Saving the Amazon: End deforestation and land conversion by 2030

Saving the Amazon: End deforestation and land conversion by 2030
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The fires raging in the Amazon forest are now large enough to be seen from space — an appropriate vantage point given the global nature posed by this unprecedented threat. The fires are directly related to the rapid loss and degradation of forests and other critical ecosystems around the world, and a reminder of what’s at stake if we fail to protect the one planet that we call home. Make no mistake: The point of no return is fast approaching.

The number of fires in the Brazilian Amazon represents more than an 80 percent increase over this time last year. Let there be no doubt as to the cause: Most of these fires were set intentionally to clear vast tracts of forest for agriculture and cattle ranching.

It’s also important to understand that the Amazon generates half of its own rainfall. As the forest dwindles, it becomes increasingly dry, creating conditions for more frequent and intense fires. Human activity has precipitated a vicious cycle, and only we can stop it.

This should matter to people everywhere because the Amazon is the world’s largest tropical forest, home to the world’s largest undammed river as well as over 2,000 species of mammals, birds and reptiles and some 3,000 species of freshwater fish. At risk are iconic species like the jaguar, toucan and river dolphins, as well as countless species that have yet to be seen or recorded by science. That wealth of biodiversity in turn helps to sustain the health of the forest, as various species contribute to seed dispersal, pollination and other essential services. But populations of forest-dwelling creatures monitored by World Wildlife Fund around the world have already declined on average by 54 percent — in a single person’s lifetime. Given the damage that’s already been done, we can hardly afford to lose the most biologically diverse landscape on Earth.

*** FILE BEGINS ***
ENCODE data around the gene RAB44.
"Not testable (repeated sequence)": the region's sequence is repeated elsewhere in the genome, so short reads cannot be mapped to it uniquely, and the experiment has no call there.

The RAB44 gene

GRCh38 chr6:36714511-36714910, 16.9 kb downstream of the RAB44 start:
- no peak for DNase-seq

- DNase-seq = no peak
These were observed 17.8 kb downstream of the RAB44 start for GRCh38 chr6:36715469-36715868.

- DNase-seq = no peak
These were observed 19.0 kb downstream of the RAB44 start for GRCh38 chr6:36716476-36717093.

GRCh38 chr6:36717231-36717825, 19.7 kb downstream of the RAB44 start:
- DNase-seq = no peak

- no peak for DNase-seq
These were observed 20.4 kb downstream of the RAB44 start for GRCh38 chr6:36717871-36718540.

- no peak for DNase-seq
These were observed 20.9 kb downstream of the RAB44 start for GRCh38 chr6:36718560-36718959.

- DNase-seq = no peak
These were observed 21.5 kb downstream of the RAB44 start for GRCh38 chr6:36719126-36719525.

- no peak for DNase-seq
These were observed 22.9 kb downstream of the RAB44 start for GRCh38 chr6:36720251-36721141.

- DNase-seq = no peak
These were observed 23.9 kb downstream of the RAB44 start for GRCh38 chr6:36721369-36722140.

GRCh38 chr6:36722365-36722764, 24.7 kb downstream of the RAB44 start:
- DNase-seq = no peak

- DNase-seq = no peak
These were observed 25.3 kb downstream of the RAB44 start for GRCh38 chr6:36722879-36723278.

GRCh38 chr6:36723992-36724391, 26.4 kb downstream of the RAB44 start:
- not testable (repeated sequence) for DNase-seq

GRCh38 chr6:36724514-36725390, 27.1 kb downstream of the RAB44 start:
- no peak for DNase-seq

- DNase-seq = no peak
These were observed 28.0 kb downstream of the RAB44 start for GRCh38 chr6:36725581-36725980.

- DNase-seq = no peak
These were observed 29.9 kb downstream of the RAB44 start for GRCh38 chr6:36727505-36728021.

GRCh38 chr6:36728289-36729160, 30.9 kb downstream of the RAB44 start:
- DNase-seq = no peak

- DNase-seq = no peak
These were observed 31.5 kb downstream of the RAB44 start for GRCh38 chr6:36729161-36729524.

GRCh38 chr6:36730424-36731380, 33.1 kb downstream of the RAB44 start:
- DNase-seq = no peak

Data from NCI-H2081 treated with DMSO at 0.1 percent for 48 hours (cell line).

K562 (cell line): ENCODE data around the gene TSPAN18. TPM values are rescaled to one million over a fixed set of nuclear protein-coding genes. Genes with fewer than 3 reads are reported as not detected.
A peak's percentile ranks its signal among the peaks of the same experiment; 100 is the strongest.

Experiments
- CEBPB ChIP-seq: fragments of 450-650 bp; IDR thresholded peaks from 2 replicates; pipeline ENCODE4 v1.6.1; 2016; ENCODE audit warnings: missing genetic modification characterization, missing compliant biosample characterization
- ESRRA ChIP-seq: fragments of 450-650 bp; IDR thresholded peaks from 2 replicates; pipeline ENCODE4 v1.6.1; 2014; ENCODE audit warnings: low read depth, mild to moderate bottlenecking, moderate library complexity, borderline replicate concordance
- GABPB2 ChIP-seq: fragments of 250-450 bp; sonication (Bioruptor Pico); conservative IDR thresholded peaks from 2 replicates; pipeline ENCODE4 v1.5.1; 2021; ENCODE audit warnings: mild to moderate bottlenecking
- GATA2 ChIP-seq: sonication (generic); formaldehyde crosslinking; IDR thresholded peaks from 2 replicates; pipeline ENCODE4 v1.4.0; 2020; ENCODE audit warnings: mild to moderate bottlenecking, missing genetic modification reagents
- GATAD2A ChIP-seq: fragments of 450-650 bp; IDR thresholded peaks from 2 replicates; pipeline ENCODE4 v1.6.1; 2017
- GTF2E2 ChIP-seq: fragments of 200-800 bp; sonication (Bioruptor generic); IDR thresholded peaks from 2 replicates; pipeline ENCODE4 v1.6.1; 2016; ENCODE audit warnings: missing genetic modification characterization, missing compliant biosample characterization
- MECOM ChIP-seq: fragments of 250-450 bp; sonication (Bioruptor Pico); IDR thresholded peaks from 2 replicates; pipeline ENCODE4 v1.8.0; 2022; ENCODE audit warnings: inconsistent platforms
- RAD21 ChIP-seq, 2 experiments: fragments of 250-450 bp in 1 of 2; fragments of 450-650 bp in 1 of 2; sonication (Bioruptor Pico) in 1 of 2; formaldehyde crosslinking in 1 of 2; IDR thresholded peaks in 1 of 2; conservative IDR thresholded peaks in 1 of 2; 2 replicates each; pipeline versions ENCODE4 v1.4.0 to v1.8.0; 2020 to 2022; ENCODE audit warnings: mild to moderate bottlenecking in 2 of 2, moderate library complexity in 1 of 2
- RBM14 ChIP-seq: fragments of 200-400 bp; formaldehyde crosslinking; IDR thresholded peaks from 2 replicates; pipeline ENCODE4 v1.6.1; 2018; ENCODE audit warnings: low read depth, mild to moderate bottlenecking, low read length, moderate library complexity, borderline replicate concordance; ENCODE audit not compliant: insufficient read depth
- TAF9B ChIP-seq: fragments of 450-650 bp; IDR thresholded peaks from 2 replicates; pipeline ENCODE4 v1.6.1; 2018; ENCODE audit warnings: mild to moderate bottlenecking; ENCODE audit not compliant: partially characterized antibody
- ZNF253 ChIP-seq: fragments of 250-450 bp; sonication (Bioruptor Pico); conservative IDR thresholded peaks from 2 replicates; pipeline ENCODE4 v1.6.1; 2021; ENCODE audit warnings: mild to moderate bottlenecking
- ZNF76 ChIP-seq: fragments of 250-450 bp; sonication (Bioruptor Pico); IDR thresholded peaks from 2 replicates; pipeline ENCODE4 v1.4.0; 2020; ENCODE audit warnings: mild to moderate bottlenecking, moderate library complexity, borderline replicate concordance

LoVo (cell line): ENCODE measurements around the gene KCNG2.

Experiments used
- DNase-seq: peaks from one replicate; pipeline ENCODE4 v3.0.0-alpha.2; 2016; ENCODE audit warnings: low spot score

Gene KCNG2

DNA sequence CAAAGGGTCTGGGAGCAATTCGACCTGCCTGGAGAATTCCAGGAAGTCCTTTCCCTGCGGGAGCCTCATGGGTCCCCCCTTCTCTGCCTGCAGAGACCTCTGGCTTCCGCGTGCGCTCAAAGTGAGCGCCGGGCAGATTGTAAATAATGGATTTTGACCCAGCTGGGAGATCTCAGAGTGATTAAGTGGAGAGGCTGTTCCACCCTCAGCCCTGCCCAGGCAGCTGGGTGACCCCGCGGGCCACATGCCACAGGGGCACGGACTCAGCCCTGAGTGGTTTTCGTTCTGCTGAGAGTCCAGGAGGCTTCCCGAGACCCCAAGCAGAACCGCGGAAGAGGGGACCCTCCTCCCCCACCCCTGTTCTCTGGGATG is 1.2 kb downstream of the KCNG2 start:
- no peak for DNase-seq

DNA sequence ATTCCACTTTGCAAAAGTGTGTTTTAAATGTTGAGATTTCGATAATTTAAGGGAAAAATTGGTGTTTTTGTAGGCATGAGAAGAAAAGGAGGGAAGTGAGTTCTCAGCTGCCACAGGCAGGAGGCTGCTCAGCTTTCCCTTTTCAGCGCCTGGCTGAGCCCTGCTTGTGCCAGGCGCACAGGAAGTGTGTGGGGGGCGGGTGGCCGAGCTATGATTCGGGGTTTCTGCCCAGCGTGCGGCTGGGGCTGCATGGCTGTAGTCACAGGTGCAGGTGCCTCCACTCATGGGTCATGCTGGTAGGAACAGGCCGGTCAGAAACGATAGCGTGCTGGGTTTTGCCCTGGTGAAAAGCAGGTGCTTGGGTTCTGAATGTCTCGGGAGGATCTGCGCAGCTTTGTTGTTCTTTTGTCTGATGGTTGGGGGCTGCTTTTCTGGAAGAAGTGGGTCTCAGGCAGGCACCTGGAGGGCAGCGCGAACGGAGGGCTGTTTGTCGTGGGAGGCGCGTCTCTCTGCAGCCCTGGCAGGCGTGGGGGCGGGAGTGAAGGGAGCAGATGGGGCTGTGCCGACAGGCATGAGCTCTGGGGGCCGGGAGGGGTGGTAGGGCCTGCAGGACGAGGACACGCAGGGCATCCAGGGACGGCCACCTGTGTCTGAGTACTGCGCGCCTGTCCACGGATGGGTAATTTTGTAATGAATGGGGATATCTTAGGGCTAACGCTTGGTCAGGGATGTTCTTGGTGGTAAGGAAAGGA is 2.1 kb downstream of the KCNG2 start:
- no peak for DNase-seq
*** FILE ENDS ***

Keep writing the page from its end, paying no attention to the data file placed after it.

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The benefits of the Amazon extend beyond wildlife, and beyond its own borders. The forest is home to ancestral communities with rich cultures and 300 different languages. Some 40 million people in and around the Amazon directly rely upon the forest for their livelihoods. The Amazon is also a weather engine, helping to regulate precipitation patterns and water quality for much of Latin America. That complex hydrological cycle is already close to a tipping point: Some experts believe we need to keep deforestation in the Amazon below 20-25 percent or risk catastrophe. We have already lost around 20 percent, leaving precious little room for error.

On an even larger scale, the Amazon effectively acts as the planet’s lungs, reproducing 20 percent of the oxygen in the atmosphere. The Amazon also stores as much as 90 billion to 140 billion tons of carbon in the ground. If we lose the forest, all that carbon will be released into the atmosphere — and one of our greatest natural mechanisms for absorbing it again will be forever lost.

Our planet is undergoing radical changes and we must radically change our behavior to ensure a stable future for both people and nature. That means committing to net-zero deforestation and land conversion by 2030 — and working with businesses to achieve the sustainable production and consumption needed to fulfill those commitments. It also means expanding protected areas and, critically, taking concrete steps to enforce them.

The Amazon wildfires are rightfully grabbing headlines right now, but they are hardly an isolated phenomenon. At this very moment, fires are also burning in Chiquitania, the Cerrado, the Pantanal and elsewhere — many of them the result of unchecked deforestation. And here in the U.S., summer has brought a wave of unprecedented wildfires to Alaska. Around the world, we are squandering the natural treasures that have underwritten several millennia of human history. We can fiddle while Earth’s lungs burn, or we can take steps right now to save the planet, and ourselves.  

Roberto Troya is regional director for World Wildlife Fund- Latin America.